"And yet, to me, what is this quintessence of dust?" This question, posed by Hamlet in Act 2, scene 2 to Rosencrantz and Guildenstern suggests a thought that pervades human history. First, we should figure out exactly what this all means. The dictionary states that quintessence is "the most perfect embodiment of something." So, Hamlet is comparing life to dust, and therefore wondering if there is any value in life if it is just dust. If we just live and die, and return to the earth as dust, then why live at all?
This theme of dust reminds me of King Benjamin's address in the Book of Mormon. It is a very powerful and well known section in Mosiah about humankind being "less than the dust of the earth." He shows his people, and us, that we need Jesus Christ's Atonement in order to become better than the "natural man" who is "less than the dust of the earth." However, Hamlet takes this idea of being dust in the completely opposite direction. This is where the missionaries should come in and say, "Yes, you are humble, yes humankind is carnal, sensual and devilish. Here is a message we have about Jesus Christ and His Atonement."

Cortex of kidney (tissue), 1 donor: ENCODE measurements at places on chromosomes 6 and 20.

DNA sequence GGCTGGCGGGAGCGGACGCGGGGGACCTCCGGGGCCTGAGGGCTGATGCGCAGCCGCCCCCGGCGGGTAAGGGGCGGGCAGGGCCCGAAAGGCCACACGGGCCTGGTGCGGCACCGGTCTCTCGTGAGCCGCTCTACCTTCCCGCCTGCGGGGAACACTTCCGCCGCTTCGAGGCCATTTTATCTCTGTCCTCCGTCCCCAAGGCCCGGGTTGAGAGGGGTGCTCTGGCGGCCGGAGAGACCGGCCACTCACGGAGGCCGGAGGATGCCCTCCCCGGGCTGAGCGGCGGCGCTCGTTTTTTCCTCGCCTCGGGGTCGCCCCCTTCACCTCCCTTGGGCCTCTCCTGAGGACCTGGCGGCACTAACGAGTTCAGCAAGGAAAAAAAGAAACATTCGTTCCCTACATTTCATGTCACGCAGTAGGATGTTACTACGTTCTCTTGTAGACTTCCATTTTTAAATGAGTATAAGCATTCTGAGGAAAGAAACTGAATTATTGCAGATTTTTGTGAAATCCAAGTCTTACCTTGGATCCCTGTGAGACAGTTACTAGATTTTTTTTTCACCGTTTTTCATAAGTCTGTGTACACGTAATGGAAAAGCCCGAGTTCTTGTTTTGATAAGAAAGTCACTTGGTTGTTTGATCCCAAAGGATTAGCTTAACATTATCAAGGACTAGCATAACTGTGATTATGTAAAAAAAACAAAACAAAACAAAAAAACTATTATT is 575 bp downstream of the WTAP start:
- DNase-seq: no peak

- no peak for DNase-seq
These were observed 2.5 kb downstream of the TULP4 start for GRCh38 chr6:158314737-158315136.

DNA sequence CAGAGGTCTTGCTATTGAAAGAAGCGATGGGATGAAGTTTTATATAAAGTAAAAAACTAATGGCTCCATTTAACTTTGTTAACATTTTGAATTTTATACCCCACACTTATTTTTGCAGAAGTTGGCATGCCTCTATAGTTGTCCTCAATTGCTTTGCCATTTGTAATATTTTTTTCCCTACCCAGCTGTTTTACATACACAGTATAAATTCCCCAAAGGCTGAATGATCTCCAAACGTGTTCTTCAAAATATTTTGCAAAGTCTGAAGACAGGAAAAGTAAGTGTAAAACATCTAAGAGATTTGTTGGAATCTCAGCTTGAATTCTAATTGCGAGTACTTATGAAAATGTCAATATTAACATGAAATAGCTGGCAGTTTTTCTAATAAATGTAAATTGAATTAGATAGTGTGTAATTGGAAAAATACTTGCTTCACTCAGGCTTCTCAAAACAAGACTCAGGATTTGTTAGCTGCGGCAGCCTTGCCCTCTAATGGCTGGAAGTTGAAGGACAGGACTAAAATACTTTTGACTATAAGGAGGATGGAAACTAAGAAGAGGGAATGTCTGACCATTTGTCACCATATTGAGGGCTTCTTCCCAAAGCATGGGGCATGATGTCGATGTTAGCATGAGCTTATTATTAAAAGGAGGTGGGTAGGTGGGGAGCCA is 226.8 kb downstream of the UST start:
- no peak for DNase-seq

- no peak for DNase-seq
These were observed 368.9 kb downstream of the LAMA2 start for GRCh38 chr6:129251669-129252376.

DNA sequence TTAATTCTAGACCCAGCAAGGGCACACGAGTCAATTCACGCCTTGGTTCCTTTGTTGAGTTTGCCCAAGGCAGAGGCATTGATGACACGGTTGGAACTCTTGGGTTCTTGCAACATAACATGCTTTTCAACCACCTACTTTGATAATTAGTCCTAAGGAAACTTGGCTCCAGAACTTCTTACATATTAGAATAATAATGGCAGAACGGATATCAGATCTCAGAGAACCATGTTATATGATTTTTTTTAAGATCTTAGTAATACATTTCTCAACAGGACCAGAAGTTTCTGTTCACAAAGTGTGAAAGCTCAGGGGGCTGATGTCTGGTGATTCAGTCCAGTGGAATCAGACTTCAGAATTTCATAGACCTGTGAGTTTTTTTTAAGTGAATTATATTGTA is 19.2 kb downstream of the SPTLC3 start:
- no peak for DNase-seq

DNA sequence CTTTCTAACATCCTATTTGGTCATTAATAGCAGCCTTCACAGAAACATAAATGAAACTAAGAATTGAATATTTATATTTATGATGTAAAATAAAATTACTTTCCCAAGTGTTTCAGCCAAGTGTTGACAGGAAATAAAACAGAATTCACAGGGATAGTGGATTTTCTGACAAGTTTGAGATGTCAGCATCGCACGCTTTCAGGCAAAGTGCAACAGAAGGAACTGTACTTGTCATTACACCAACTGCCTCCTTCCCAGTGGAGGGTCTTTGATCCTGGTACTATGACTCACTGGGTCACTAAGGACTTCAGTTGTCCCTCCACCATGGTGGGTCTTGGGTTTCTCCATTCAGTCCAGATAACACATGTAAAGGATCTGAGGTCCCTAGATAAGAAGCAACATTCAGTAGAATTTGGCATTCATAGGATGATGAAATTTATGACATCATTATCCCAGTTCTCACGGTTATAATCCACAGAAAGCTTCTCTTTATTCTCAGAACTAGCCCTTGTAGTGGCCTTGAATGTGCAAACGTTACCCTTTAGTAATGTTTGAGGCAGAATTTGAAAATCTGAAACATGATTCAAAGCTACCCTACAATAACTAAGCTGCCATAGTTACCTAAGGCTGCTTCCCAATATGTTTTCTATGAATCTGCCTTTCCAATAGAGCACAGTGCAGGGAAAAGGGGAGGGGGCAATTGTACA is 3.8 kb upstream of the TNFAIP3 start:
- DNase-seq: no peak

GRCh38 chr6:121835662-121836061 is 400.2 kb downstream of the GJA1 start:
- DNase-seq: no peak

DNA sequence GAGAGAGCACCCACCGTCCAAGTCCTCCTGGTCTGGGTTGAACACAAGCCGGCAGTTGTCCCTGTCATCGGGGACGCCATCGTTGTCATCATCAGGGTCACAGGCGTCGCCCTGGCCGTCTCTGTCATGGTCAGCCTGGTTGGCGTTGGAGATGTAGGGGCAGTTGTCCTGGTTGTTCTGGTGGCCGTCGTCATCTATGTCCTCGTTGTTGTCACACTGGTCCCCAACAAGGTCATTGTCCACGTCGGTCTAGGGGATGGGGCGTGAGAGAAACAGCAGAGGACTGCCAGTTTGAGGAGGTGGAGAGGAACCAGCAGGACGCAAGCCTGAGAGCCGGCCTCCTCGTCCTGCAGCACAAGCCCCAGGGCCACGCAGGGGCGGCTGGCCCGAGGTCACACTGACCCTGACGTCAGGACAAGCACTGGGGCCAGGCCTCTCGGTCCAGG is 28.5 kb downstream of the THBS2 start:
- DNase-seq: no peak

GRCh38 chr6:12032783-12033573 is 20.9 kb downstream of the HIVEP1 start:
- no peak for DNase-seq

I like studying at BYU because we can find gospel corollaries and share them freely in an academic setting.